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Old Mar 8, 2006, 12:52 PM   #1
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So can anyone give me any advice. i'm very new to photography, doing a lot of reading and such.

was lucky enough to go somewhere very beutiful with my camera.



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Old Mar 8, 2006, 1:00 PM   #2
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I'm quite new to photgraphy myself but there are a couple of small things I'd try. First off the images are both beautiful but the first is quite faded or dull while the second is very vibrant. I think that if the first had the depth of color the second has it would be much more captivating. From the image it appears that it was quite foggy or misty so that would influence the colors but if you could find a way to pull the colors out that would make a great travel poster. And I do love the monkey.

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Old Mar 8, 2006, 1:36 PM   #3
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i'm having trouble believing you are new to photography.

though not technically perfect, both of these shots have merit.

1st shot is a bit dark and soft, but probably seems more so because of the heavy mist.

if you were to slow the shuter speed a bit (if hand held, it would be tough to keep in

focus), you would have let in a bit more light and the water would have a much

desired blurring effect.

the second shot of the monkey is actually really good. the subject is completely in focus

and it looks as though you even aplied the "rule of thirds" (the subject is not centered,

but to one side or another by thirds).

very nicely done, xxvga.

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Old Mar 8, 2006, 1:43 PM   #4
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Thanks for the comment. Actually, I have only been taking pictures for two months now, and haven't taken that many. I have been doing a lot of reading and did read about the rule of 2 thirds....the second picture was cropped that way.

I found it hard to worry about composition when there is a moving animal in the shot, so I just took the shot and cropped later.

I had some other advice regarding the first picture. it was very misty where the picture was taken, therefore it's a muted shot. i was told to push the contrast and pop out the colours a bit, which i have done and i think it looks ok.

see below.

thanks for the responses...it's much appreciated.


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Old Mar 8, 2006, 1:48 PM   #5
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First of all I want to welcome you to the forum. You are in right hands. I am sure you will never regret meeting the men and women here.

Some of the new things you need to learn are Depth of field, exposure, lighting, composition, colours, post processing (Techniques) and protrait, kids, travel, candid, landscapes, sport and action, night and low light, etc (subjects) You also need to learn your equipment. These are very general guidlines. I hope they are helpful because they give you a scope by which you should go. Have fun. Regards. Jaki.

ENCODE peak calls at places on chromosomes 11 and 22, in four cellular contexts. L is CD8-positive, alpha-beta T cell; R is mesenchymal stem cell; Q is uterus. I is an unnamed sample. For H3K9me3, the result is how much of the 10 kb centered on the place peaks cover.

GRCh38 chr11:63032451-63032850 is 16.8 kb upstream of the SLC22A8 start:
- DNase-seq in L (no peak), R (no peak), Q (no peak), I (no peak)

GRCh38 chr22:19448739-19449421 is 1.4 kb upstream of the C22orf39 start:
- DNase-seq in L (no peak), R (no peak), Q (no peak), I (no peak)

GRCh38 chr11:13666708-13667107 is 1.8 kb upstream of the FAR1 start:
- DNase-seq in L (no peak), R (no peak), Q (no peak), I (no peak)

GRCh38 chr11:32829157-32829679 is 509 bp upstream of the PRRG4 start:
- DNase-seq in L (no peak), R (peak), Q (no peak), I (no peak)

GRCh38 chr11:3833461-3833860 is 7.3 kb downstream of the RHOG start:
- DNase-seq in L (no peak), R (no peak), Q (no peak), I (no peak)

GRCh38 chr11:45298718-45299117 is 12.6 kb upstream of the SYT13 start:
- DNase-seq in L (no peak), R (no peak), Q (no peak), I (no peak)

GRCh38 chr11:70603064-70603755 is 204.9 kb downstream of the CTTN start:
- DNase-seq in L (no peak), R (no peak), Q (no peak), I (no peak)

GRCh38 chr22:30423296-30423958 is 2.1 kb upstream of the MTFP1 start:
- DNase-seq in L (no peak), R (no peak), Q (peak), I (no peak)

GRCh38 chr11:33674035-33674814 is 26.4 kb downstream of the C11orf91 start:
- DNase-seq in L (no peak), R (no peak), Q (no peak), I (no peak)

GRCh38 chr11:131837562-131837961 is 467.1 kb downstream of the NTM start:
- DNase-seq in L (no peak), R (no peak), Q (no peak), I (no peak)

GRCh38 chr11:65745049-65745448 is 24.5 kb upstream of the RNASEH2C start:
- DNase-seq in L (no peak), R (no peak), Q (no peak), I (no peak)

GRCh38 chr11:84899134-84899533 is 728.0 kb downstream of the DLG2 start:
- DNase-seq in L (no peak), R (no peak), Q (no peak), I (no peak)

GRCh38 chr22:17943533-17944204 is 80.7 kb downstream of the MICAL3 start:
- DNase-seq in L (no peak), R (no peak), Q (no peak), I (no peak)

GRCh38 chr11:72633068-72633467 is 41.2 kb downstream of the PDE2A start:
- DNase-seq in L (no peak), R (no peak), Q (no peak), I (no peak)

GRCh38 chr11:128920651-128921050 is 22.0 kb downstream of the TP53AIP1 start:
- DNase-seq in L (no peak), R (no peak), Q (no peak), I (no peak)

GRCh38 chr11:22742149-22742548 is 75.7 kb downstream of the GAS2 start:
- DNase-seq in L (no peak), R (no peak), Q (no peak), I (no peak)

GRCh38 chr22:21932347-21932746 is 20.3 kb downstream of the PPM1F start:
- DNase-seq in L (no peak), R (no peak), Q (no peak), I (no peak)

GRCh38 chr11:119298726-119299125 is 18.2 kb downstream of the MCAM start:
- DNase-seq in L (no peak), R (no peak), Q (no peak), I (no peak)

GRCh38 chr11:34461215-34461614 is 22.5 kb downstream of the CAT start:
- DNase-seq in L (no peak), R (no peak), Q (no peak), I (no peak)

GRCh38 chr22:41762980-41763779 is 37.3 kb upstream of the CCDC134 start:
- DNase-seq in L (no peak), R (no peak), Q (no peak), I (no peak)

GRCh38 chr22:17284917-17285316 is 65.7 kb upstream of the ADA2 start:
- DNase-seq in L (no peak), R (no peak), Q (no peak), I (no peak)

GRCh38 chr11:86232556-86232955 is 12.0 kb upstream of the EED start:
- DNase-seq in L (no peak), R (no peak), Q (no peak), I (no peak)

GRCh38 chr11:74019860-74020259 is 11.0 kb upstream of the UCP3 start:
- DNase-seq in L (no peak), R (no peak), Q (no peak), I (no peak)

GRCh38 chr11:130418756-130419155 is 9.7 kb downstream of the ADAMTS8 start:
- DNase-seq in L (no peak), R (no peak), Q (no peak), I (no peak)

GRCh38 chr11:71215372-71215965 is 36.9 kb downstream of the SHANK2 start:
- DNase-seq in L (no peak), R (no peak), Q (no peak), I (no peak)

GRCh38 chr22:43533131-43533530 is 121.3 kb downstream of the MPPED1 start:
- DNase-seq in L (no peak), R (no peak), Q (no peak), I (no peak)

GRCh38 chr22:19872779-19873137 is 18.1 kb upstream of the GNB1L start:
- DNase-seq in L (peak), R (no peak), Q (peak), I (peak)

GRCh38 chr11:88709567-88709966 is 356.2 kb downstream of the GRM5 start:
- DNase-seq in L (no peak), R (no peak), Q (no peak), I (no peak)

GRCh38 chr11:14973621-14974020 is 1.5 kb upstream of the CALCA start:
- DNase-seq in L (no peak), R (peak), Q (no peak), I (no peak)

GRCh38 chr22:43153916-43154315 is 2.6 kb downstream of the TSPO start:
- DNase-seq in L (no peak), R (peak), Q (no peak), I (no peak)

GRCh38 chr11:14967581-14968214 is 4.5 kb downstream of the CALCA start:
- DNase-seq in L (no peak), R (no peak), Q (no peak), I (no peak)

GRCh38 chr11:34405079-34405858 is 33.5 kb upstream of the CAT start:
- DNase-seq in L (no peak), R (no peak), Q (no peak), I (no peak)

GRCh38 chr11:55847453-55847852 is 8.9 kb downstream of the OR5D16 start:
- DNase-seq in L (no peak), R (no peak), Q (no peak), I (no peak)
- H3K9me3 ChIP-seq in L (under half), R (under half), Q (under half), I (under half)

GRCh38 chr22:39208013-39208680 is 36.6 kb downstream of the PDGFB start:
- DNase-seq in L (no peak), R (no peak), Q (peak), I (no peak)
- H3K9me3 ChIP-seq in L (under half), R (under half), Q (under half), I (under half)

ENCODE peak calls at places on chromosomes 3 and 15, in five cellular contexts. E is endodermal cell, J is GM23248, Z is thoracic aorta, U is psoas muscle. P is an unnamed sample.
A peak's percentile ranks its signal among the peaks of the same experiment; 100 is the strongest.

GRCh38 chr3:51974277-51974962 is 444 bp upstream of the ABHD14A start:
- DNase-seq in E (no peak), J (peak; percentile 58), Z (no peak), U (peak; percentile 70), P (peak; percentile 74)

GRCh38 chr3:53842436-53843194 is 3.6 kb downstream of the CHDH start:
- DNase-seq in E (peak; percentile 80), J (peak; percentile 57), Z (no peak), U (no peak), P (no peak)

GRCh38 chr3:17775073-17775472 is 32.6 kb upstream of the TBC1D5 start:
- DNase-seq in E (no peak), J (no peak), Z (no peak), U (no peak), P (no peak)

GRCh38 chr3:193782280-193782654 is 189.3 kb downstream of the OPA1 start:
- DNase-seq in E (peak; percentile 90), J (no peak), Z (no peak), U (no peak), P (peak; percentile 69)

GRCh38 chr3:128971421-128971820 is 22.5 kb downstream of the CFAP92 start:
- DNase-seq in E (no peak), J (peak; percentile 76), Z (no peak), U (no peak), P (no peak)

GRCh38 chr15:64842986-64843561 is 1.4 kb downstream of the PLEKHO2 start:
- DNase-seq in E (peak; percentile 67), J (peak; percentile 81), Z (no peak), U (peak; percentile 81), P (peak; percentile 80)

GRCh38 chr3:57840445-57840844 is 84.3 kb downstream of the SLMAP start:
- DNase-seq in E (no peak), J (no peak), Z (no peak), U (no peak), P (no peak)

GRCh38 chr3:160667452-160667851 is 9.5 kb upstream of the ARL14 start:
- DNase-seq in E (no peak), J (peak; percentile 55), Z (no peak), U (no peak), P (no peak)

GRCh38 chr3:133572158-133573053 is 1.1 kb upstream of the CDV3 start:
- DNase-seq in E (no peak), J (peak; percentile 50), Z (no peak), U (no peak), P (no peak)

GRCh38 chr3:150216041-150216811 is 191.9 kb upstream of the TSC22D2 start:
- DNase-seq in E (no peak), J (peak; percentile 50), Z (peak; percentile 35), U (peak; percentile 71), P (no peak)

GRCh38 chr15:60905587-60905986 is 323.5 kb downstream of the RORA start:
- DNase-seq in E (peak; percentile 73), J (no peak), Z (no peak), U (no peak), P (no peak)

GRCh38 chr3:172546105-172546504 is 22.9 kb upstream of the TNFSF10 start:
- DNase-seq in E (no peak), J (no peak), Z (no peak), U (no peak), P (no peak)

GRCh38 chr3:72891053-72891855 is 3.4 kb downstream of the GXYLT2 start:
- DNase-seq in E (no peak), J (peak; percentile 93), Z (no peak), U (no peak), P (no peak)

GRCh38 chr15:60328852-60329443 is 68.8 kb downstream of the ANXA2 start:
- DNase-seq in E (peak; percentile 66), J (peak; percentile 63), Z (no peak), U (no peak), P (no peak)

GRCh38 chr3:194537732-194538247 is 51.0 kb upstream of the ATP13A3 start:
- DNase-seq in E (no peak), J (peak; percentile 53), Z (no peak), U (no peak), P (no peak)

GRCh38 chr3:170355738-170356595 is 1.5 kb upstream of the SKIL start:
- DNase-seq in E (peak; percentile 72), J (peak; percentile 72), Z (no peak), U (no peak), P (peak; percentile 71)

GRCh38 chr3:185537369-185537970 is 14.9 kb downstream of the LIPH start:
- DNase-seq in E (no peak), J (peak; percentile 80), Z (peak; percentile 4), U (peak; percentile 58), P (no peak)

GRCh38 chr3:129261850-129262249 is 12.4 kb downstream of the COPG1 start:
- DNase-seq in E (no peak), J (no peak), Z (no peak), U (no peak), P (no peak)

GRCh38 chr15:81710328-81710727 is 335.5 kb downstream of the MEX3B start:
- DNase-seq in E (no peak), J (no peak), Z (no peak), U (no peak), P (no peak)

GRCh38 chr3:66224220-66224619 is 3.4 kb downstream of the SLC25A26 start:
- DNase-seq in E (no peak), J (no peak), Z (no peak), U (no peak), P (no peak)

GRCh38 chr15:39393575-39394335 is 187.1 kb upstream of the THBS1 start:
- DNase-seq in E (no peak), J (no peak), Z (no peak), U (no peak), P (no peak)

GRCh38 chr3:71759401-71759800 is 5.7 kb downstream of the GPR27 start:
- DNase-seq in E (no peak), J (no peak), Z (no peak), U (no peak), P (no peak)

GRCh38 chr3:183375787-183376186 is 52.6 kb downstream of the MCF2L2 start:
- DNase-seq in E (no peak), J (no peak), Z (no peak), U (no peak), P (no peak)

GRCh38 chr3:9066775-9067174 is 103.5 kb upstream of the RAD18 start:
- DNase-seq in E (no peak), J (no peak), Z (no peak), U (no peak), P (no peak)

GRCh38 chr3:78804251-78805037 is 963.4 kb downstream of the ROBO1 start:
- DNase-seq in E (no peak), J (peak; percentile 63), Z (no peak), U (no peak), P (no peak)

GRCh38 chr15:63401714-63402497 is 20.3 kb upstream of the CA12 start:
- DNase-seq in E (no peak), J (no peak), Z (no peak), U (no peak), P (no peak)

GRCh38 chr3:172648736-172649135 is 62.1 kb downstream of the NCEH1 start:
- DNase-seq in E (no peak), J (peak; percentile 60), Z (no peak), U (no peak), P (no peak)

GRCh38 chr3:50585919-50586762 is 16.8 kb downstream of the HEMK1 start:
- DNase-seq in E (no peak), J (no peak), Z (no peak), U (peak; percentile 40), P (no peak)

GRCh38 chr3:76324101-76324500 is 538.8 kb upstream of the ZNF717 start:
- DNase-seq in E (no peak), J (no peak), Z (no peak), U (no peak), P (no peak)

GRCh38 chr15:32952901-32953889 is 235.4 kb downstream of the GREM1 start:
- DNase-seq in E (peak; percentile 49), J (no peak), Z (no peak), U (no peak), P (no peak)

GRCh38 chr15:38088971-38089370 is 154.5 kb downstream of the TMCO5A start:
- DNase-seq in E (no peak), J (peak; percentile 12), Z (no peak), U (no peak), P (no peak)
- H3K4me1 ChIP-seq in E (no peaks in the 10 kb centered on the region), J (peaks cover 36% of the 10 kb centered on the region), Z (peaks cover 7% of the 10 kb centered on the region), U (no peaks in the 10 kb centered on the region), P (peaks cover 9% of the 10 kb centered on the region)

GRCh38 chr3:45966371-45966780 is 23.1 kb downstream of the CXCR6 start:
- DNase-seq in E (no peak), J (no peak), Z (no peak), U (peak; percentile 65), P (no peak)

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Old Mar 8, 2006, 1:56 PM   #6
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Hello, and welcome

I like both shots. The edit of the waterfall is good, made the colours pop out much better. One thing I might suggest with the waterfall shot, is to try and get lower down, closer to water level. Shooting down on subjects tends to have less appeal than shooting at the same level.

Look forward to more,



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Old Mar 8, 2006, 3:56 PM   #7
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woow i like both shots. composition is very cool on the first shot however i cant get over the hazzy finish on it. lots of potential ther though. the shot of the money (is tht wat it is) is slendid. I think this is really well composed and the saturation really brings this to life. you seem to have a very good eye for a nice photo.

look foward to more of your work.

i tried to minimise tht haze hope you dont mind.



ps. i did edit on my laptop so may appear a little off as my lcd is junk.
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Old Mar 9, 2006, 9:12 AM   #8
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Nicely done Ken for a quick edit. I do like the Pictures though xxvga. Welcome, and keep posting, we learn a lot from each other here. I know I have, so hope you will too.

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Old Mar 9, 2006, 10:30 AM   #9
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The others have already offered all the technical advice. These two shots demonstrate that you are developing a good eye for composition. I look forward to seeing many more photos from you.

Also, I understand your point about the monkey shot. With a moving subject it's sometimes best to shoot a little bit wide and make sure you've got the subject. You can crop and refine the composition later.
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